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It's Not Too Late For Love by Yaffa Feigin-Reich


Overview: When you follow your heart, it’s never too late for love.
At the age of 82, Shosh wants more from life. Three years after losing her husband Alex, she understands that she deserves to experience exciting and fulfilling love, despite her advanced age.
She meets and quickly confides in Mike, without knowing anything about his past about his relationship with her late husband. The love that sparks between them swiftly becomes a rollercoaster of dazzling passion and an extremely wild love life, accompanied by fractures of doubt and concerns that slowly come to light.
She begins to doubt Mike and tries to keep her distance, but at the same time loves him desperately and needs him by her side.
An extraordinary love story spanning two continents, but will Shosh and Mike manage to overcome the abyss that has opened between them?


It's Not Too Late For Love by Yaffa Feigin-Reich Book Chapter One


The year, 1975. Sasha Alexander (Alex) Newton nonchalantly leans on his elbows at the corner of the bar at the Tel Aviv Hilton hotel, with a glass of whiskey in hand. A seemingly eternal cigarette hangs naturally from the corner of his chiseled lips. A straight upturned nose, with brown hair and streaks of gold, broad shoulders and narrow hips. He was wearing an unbuttoned cotton shirt, made of a thin powder-blue fabric, exposing a thin patch of hair on his smooth and tanned chest.

He looked like the epitome of “what every woman wants,” and diving into his deep-blue eyes, one could get lost in those eyes, peering into the inner gaze, as if drowning in a profound lake, its shade shifting to gray steel according to his mood. The expression wrinkles on his face created a charming and sympathetic smile.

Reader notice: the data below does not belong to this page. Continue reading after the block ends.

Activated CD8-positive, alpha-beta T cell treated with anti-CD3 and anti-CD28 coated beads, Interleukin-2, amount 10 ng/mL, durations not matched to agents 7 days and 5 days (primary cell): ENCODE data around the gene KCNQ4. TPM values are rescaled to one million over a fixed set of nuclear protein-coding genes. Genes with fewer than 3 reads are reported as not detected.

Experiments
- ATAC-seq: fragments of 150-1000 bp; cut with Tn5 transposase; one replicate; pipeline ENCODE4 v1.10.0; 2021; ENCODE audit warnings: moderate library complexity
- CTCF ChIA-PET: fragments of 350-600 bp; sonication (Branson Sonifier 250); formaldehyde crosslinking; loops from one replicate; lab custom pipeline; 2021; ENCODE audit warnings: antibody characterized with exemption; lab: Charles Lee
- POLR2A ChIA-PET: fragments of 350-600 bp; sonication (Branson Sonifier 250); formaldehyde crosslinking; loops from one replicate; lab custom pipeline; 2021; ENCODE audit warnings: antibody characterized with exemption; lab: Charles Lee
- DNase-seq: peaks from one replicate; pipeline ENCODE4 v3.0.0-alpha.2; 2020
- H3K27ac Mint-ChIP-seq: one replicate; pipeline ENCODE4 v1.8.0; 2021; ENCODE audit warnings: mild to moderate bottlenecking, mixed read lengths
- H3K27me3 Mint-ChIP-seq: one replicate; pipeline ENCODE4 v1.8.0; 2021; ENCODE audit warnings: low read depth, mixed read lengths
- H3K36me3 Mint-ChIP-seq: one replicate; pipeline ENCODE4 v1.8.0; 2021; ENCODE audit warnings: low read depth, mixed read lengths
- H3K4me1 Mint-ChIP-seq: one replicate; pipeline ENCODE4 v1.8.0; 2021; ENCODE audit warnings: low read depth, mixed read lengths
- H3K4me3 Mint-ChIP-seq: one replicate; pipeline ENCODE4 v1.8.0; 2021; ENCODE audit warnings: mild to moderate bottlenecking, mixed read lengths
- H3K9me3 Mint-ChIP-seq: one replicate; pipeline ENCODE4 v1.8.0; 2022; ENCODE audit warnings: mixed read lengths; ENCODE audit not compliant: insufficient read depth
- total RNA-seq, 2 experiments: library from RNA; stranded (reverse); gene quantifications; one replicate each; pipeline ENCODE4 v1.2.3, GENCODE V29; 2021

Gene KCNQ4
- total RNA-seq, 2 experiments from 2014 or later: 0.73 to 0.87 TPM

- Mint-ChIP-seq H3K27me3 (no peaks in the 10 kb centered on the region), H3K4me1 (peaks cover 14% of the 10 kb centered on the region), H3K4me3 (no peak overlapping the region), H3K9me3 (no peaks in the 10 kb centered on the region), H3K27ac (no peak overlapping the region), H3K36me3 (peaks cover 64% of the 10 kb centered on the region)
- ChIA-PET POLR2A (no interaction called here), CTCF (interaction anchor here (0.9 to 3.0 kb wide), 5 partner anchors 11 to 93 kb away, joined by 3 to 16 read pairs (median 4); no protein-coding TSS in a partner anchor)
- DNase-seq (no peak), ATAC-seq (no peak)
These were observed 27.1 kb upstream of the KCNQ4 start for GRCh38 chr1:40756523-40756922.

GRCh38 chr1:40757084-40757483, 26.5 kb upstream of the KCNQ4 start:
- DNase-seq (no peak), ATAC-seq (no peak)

His right brow would curve sharply upward when he would carelessly blurt the sentence, which had become a cliché: “And whoever leaves this fucking country last should remember to turn off the lights in Lod” (Ben Gurion Airport’s former name).

Sasha was one of the famous former USSR aliyah activists who had come to Israel in the 70s. Thanks to his developed business sense, along with his national lectures, Sasha had quickly become one of the leading insurance agents in the country. However, he would always see himself as that same little boy, starving and fleeing for his life in WW-II Russia. That image was imprinted within the depths of his soul and would constantly torment him, like that heavy golden Star of David necklace he never took off, making him look like a crude macho-man. Yet it didn’t seem to bother him, as though he wanted to constantly remind himself how much he had succeeded and of the wealth he had gained. He would joke: “let them be jealous.”

Thanks to his high rank in the Red Army, Sasha left his army service at the IDF as a lieutenant colonel in the Paratroopers Brigade.

After an exhausting practice at the Hilton’s Nautilus spa gym, Shoshana (Shosh) Kineret sat in a comfy armchair in the corner of the hotel lobby. There, between the bar and wide windows overlooking the gardens facing the beach and surfers, she had a hot cup of coffee and carefully examined Alex.

The Good Life

Past events flash before Shosh’s eyes:

They’d known each other for two years, at least. He kept taking care of her insurance policy, by force of habit – her car insurance, apartment, personal injury coverage, all of which were a drop in the bucket compared to his business operation. Nowadays, he mostly managed industrial insurance for factories and powerful financial networks.

He would always carry out his business sternly, charging his commission in full, no discounts. He wouldn’t offer her any discounts, either, and would add almost apologetically, “I’m sorry, Shosh, but when it comes to business, I’m like a shark. I work according to my own seismograph, no special rates or discounts for friends. But you’ll always get premium service.”

“Marry me and you wouldn’t pay a dime,” he’d add casually, with a smile flickering in his bluish-gray eyes.

“Are you serious?” I asked. “I wouldn’t marry a Don Juan.”

“I love you, silly. There’s no one else.”